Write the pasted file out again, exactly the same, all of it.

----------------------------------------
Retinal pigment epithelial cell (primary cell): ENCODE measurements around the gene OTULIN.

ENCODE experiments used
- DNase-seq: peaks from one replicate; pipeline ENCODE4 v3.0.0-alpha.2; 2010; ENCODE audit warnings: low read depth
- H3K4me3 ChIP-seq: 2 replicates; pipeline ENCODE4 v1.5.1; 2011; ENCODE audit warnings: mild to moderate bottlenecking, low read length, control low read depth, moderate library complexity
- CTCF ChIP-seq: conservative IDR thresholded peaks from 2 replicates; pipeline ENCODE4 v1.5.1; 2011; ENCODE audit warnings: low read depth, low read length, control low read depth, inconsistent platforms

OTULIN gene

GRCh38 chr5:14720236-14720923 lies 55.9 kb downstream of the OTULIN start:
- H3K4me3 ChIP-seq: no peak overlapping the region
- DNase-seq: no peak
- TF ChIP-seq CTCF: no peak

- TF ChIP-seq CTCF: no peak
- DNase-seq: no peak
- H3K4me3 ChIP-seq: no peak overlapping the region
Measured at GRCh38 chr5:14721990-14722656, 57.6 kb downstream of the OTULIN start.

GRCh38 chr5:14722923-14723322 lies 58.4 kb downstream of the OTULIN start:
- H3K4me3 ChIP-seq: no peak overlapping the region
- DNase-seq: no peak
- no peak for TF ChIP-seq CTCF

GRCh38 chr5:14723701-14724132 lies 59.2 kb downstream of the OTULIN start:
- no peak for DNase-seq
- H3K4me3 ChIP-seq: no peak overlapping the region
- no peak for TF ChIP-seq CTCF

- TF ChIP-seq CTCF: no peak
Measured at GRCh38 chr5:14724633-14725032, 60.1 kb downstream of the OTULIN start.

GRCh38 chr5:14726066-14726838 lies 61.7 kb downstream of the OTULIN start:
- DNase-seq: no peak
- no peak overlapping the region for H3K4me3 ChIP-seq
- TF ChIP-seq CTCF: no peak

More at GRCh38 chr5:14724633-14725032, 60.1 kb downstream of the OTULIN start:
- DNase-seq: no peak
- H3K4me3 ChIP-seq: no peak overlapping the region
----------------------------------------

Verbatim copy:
Retinal pigment epithelial cell (primary cell): ENCODE measurements around the gene OTULIN.

ENCODE experiments used
- DNase-seq: peaks from one replicate; pipeline ENCODE4 v3.0.0-alpha.2; 2010; ENCODE audit warnings: low read depth
- H3K4me3 ChIP-seq: 2 replicates; pipeline ENCODE4 v1.5.1; 2011; ENCODE audit warnings: mild to moderate bottlenecking, low read length, control low read depth, moderate library complexity
- CTCF ChIP-seq: conservative IDR thresholded peaks from 2 replicates; pipeline ENCODE4 v1.5.1; 2011; ENCODE audit warnings: low read depth, low read length, control low read depth, inconsistent platforms

OTULIN gene

GRCh38 chr5:14720236-14720923 lies 55.9 kb downstream of the OTULIN start:
- H3K4me3 ChIP-seq: no peak overlapping the region
- DNase-seq: no peak
- TF ChIP-seq CTCF: no peak

- TF ChIP-seq CTCF: no peak
- DNase-seq: no peak
- H3K4me3 ChIP-seq: no peak overlapping the region
Measured at GRCh38 chr5:14721990-14722656, 57.6 kb downstream of the OTULIN start.

GRCh38 chr5:14722923-14723322 lies 58.4 kb downstream of the OTULIN start:
- H3K4me3 ChIP-seq: no peak overlapping the region
- DNase-seq: no peak
- no peak for TF ChIP-seq CTCF

GRCh38 chr5:14723701-14724132 lies 59.2 kb downstream of the OTULIN start:
- no peak for DNase-seq
- H3K4me3 ChIP-seq: no peak overlapping the region
- no peak for TF ChIP-seq CTCF

- TF ChIP-seq CTCF: no peak
Measured at GRCh38 chr5:14724633-14725032, 60.1 kb downstream of the OTULIN start.

GRCh38 chr5:14726066-14726838 lies 61.7 kb downstream of the OTULIN start:
- DNase-seq: no peak
- no peak overlapping the region for H3K4me3 ChIP-seq
- TF ChIP-seq CTCF: no peak

More at GRCh38 chr5:14724633-14725032, 60.1 kb downstream of the OTULIN start:
- DNase-seq: no peak
- H3K4me3 ChIP-seq: no peak overlapping the region